Raising a Middle Child

Unless you have three children or come from a family of three siblings, it’s hard to know what it’s really like to be that middle child. In our family, there are three boys and while (as parents) we know the individual qualities that make each of our children special and unique and perfect and fabulous, ‘the middle’ often feels a little passed over in favor of the spotlight-grabbing bookend brothers. In the interest of convenience and manpower, we were guilty of doing what the parenting books cautioned against: the middle child was often dragged to the classes of the elder or play dates of the younger. His accommodating nature made it easy to justify his lack of activities by making the excuse, “He learns just as much from watching the older kids do it!”
He’d compromise television choices and ice cream flavors to please the other two. Even his bedtime is geared towards when his younger brother (and roommate) goes to sleep. It’s hard to prove to him how special he really is. He even brought it to my attention that these newsletter articles often highlight the foibles of my youngest and oldest sons but not as much is said about Spencer.
While I can’t go back in time and give him more classes or solo play dates, I do have the power to give him this! So last month, our family spent spring break in Hawaii. It was paradise.
I was able to leave the hectic world of westside real estate behind and focus instead on the sand, the sea and spending uninterrupted time with my wife and kids. One day, Lilli recognized a neighbor from Cheviot. They were traveling with another Cheviot family (one we didn’t know) and everyone was staying at the same hotel. Now, to backtrack a bit, at this particular hotel we were given the most amazing upgrade known to man. They had sold out and with nowhere else to put us, they basically handed us the keys to the palace: the Presidential Suite.
So, upon discovering that Cheviot families were in our midst and with an embarrassment of riches with regards to our enormous, ocean-view suite (it had a grand piano for goodness sake!), we decided to have a party and invite these neighborhood families up for cocktails and to watch the sunset.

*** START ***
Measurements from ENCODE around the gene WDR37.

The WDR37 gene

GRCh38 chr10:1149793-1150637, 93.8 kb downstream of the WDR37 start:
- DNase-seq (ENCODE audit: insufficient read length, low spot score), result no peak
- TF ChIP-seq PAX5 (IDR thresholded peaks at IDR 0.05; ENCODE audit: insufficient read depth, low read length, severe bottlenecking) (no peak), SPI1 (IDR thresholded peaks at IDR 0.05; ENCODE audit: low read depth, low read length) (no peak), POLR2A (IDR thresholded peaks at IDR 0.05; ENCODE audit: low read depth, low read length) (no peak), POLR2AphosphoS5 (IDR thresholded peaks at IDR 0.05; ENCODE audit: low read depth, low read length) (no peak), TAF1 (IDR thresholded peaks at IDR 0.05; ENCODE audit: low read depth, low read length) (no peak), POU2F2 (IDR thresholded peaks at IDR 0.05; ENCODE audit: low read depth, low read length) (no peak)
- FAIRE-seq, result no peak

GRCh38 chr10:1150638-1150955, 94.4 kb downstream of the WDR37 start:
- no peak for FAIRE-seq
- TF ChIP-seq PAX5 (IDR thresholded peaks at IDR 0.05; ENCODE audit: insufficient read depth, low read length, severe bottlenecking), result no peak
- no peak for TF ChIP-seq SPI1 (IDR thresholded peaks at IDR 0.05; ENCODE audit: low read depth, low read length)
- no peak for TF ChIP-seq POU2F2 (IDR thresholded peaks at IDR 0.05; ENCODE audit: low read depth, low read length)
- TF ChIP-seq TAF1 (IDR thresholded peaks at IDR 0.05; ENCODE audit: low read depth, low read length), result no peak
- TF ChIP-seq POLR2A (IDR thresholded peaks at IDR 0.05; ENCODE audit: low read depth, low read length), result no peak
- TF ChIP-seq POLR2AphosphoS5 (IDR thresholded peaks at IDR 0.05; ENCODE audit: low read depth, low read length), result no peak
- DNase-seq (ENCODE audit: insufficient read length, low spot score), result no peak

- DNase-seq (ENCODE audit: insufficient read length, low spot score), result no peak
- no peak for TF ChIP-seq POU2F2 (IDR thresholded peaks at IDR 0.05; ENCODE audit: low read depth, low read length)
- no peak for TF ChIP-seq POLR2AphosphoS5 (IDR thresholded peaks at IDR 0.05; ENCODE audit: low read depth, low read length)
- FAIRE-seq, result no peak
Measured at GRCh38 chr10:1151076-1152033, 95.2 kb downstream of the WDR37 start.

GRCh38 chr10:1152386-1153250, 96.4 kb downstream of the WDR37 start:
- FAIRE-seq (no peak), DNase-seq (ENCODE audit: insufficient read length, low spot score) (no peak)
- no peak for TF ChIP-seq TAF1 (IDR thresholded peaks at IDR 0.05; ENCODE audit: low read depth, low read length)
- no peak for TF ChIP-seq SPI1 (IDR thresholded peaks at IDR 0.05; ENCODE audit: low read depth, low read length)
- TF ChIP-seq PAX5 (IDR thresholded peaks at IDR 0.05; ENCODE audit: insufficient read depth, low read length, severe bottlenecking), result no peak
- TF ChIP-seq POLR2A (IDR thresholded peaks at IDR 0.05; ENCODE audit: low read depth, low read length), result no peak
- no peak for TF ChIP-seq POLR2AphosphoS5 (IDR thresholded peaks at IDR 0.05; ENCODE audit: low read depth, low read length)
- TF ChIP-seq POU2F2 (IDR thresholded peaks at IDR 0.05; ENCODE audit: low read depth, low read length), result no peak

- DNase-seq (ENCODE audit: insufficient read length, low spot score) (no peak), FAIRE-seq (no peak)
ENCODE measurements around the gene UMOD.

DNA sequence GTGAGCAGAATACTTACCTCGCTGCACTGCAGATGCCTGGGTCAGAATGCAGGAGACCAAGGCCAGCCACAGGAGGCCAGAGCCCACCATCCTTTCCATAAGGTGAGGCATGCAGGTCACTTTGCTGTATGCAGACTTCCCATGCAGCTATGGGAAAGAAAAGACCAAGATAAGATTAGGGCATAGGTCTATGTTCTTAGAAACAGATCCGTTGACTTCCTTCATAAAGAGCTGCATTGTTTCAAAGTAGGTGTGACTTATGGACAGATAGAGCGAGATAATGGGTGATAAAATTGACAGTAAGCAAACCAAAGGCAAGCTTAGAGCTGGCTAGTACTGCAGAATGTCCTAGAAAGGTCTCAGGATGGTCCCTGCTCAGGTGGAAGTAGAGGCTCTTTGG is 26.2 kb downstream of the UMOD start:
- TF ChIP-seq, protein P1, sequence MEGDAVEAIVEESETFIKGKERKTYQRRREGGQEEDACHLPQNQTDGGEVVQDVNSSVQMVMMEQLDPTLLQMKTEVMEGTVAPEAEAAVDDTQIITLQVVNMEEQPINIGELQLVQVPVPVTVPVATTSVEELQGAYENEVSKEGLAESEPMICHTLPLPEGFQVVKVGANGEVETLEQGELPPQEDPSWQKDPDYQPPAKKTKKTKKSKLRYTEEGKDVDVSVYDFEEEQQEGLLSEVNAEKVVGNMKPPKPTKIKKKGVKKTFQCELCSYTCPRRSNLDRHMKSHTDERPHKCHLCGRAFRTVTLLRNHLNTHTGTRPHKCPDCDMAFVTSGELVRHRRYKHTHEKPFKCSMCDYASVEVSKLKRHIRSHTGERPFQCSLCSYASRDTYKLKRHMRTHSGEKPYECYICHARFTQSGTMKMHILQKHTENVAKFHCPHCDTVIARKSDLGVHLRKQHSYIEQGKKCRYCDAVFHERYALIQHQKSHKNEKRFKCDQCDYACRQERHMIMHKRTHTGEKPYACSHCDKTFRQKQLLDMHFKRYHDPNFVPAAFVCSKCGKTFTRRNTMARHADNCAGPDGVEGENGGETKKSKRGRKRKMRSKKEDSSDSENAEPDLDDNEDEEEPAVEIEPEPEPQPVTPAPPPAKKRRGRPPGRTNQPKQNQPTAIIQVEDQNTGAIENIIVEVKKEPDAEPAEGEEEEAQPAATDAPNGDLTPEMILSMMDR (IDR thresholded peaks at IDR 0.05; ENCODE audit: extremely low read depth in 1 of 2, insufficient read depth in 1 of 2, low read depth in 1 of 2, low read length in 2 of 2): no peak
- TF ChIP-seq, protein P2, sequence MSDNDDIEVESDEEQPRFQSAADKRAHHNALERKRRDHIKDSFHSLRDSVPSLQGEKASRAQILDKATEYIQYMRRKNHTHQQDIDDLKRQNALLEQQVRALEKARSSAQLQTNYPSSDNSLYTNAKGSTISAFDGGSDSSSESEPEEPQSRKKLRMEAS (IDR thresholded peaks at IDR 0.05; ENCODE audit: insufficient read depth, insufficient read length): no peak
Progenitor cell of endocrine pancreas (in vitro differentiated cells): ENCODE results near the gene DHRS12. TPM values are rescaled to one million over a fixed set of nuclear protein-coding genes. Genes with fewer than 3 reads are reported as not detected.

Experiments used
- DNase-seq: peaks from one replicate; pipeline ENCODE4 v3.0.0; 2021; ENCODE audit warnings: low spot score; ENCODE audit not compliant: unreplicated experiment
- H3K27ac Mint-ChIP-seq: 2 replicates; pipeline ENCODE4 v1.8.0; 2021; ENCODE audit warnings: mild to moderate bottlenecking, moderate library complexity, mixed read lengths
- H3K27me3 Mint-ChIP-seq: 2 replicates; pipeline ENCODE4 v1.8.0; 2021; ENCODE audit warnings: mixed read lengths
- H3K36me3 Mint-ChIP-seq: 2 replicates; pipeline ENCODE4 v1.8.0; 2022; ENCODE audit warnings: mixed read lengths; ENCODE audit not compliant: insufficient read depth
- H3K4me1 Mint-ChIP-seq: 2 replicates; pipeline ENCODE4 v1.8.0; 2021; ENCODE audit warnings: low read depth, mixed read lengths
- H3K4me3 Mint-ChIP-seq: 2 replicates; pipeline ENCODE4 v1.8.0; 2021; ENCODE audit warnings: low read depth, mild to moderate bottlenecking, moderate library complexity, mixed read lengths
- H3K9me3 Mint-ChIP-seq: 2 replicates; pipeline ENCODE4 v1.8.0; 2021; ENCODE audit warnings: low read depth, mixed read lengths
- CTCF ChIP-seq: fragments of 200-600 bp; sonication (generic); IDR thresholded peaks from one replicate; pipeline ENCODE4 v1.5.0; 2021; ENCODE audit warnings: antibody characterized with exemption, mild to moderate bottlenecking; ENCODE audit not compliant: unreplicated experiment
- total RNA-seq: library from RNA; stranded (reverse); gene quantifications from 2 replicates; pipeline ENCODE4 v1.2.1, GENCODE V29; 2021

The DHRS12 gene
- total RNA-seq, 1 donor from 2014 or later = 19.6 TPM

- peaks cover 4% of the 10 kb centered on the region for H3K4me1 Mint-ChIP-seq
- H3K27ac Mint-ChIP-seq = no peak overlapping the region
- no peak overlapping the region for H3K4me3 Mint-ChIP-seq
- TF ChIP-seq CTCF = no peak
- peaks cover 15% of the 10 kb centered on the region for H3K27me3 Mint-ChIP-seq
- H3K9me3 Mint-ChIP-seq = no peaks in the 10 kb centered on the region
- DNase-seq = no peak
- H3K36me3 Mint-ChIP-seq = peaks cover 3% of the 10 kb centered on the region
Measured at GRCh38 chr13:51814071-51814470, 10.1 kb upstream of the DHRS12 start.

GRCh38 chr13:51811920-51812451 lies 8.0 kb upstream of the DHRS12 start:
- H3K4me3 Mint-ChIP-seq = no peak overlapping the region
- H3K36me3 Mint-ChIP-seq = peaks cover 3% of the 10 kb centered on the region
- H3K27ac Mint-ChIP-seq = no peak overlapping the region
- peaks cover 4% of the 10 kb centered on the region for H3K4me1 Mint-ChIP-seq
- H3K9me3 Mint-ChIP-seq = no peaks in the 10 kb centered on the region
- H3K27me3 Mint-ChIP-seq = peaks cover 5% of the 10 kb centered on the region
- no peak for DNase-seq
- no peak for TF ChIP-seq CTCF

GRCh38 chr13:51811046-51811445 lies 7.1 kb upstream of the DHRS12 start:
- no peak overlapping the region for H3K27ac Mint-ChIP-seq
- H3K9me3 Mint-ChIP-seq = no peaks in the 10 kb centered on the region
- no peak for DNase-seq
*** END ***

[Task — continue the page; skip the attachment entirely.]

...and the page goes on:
They accepted our invitation and, amidst the glorious views and uproarious laughter, it struck us all as quite lovely that the bond of being from Cheviot Hills was strong enough to turn one-time strangers into newfound friends. But as fantastic of a night as ‘the party in the presidential suite’ was, it wasn’t the number one highlight of the trip. It wasn’t the whale watching or waterfalls, either. I think, if I had to choose the one memory of our week in paradise that will make me look back and realize that moments of pure happiness exist, it would be when I went out into the ocean with a surfboard and my son, Spencer.
It was just the two of us, enjoying the elements, sharing some laughs and I was able to introduce my great love of surfing to my cherished middle son.
Sometimes we go back to Goldilocks and the Three Bears to remind him that while one bowl of porridge was too hot and one was too cold, the bowl in the middle was just right. Spencer, you are just right and I love you. Surf’s up, dude. Let’s go.